The idea that 3D printing has a lot of potential has been around for a while,  but a new company officially launched this week, Voodoo Manufacturing, could be a significant step towards turning the production method’s potential into something tangible at scale.

Set up by four former Makerbot employees, Max Freiburg, Oliver Ortlieb, Patrick Deem and Jonathan Schwartz, Voodoo Manufacturing has been just four months in the making and is set up to offer fast, affordable on-demand 3D printing services.

Based in a factory in Brooklyn, a 127 strong 3D printer force gives Voodoo a competitive advantage in terms of their manufacturing flexibility and in terms of printing costs, where they can print at just 1/10th of the market average.


Voodoo’s sales model is outward facing with customers able to retrieve quotes by simply dragging OBJ and STL files onto the homepage of the website, however the real opportunity is still in working with businesses, where they believe bulk orders can move beyond being used exclusively for prototyping and be utilised as the end of use solution.

The company already reports profitability and through “word of mouth”, they’ve collaborated with a number of large corporations including Autodesk, Chipotle, Intel and Universal. The next step is bringing the offering to scale through an effective sales structure, when Circulate spoke to CEO Max Freiburg, he spoke confidently about the prospect of a period of fast-paced growth over the next 3-6 months.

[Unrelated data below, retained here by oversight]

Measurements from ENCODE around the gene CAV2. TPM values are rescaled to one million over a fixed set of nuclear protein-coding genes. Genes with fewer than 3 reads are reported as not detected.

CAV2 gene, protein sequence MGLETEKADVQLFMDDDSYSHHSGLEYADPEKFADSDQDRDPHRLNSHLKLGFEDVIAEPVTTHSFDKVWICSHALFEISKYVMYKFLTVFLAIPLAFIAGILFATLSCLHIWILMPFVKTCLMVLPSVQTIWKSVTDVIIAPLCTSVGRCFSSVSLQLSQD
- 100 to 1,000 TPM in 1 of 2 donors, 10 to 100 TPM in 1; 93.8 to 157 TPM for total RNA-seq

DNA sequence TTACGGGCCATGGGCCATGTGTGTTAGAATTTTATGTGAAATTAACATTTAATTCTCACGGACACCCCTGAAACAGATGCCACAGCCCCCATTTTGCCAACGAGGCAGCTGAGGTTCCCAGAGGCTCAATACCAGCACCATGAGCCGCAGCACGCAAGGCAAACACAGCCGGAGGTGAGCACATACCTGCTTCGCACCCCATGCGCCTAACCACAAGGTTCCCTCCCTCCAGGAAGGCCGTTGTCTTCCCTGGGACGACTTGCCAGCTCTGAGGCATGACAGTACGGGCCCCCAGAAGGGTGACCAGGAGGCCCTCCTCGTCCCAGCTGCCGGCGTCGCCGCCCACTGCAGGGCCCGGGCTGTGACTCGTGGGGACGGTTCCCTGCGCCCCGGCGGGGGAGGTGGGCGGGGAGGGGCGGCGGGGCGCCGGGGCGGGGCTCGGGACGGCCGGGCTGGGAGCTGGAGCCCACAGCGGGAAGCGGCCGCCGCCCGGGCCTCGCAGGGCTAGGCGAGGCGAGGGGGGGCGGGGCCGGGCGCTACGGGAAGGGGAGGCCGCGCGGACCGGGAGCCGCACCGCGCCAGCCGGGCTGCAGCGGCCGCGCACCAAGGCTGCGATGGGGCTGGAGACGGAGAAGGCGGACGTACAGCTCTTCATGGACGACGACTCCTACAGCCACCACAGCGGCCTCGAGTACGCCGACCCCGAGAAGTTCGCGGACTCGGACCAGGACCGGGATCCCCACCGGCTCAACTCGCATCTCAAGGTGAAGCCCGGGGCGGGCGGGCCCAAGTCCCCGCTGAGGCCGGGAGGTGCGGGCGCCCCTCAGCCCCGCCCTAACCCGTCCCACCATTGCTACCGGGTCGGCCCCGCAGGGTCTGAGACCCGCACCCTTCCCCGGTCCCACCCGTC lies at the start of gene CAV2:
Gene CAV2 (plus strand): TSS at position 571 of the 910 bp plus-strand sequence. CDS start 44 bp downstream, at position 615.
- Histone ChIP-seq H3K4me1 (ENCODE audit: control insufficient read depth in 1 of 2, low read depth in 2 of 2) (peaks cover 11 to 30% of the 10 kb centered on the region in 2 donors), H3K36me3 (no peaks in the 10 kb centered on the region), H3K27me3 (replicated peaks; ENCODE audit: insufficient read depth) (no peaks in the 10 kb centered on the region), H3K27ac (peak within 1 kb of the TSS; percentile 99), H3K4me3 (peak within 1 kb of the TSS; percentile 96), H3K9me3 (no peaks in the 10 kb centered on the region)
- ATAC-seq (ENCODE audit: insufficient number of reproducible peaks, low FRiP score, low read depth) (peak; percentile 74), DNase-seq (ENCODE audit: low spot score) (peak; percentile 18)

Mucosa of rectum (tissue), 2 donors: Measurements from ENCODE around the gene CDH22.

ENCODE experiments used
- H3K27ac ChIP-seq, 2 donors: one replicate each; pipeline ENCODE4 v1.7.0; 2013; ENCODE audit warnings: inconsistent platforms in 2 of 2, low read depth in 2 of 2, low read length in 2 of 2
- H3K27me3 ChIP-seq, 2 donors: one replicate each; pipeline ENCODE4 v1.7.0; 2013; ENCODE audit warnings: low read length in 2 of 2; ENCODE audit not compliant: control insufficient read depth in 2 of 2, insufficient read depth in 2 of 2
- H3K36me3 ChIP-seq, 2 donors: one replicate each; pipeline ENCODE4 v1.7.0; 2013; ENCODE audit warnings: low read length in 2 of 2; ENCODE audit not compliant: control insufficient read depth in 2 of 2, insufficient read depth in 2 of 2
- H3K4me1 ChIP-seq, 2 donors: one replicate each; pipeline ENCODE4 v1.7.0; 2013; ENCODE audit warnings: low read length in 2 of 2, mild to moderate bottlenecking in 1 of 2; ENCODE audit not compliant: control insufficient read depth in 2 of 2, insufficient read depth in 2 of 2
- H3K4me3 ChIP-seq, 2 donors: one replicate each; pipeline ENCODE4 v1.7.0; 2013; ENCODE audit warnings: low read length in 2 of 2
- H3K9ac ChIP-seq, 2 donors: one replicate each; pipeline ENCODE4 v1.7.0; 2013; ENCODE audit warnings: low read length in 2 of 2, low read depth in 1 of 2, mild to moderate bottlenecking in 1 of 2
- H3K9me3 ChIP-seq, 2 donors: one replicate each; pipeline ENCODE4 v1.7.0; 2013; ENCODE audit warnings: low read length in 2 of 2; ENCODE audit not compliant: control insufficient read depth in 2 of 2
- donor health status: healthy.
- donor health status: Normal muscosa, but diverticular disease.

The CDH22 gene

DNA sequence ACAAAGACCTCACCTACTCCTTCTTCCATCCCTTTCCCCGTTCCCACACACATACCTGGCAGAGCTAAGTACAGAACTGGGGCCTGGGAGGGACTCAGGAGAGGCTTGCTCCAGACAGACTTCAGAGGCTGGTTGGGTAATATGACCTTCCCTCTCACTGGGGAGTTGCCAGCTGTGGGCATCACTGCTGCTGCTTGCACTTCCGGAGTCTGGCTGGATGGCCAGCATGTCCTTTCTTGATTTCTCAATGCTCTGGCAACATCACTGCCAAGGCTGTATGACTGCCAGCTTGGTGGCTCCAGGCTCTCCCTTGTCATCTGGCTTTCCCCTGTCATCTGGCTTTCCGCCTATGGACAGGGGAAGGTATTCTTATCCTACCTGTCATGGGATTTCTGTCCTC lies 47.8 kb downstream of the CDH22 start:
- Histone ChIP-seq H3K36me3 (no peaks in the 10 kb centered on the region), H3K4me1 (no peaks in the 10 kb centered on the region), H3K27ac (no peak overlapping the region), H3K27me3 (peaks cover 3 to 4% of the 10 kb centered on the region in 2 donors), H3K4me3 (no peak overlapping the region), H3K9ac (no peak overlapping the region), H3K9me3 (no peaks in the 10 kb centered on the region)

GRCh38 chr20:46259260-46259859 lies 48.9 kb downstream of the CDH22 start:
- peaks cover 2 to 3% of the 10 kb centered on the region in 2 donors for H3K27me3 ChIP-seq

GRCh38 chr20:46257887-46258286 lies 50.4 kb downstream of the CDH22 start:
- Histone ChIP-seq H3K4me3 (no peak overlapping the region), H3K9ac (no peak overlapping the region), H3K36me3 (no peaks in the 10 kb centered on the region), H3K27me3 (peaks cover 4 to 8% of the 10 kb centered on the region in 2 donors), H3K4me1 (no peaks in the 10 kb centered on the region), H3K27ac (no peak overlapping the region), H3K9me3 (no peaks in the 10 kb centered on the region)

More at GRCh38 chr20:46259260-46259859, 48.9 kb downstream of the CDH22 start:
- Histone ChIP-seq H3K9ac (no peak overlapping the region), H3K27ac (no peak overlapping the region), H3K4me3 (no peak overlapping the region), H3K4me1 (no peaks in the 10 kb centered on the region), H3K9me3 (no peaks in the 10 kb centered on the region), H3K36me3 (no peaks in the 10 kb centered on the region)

factory_welcomeFreiburg also shared the vision behind setting up Voodoo Manufacturing, “the ultimate goal of our work is to be a catalyst for manufacturing innovation by driving start-up costs down to virtually zero”.

His point is an important one. Currently, even experimenting with designs, creative ideas and making things is a costly endeavour, let alone developing prototypes and initial products, which often requires significant capital investment. It’s a cost that Freiburg has identified as a barrier to innovation and the development of cheaper, easy to use services, like Voodoo, has the potential to disrupt manufacturing in a way that transforms innovation and design processes. It also has the potential to change 3D printing from being a slightly ‘niche’ maker movement activity that appears to have some benefits in terms of speed, waste and effectiveness, into a tool that can actually be used by small and large businesses at scale.

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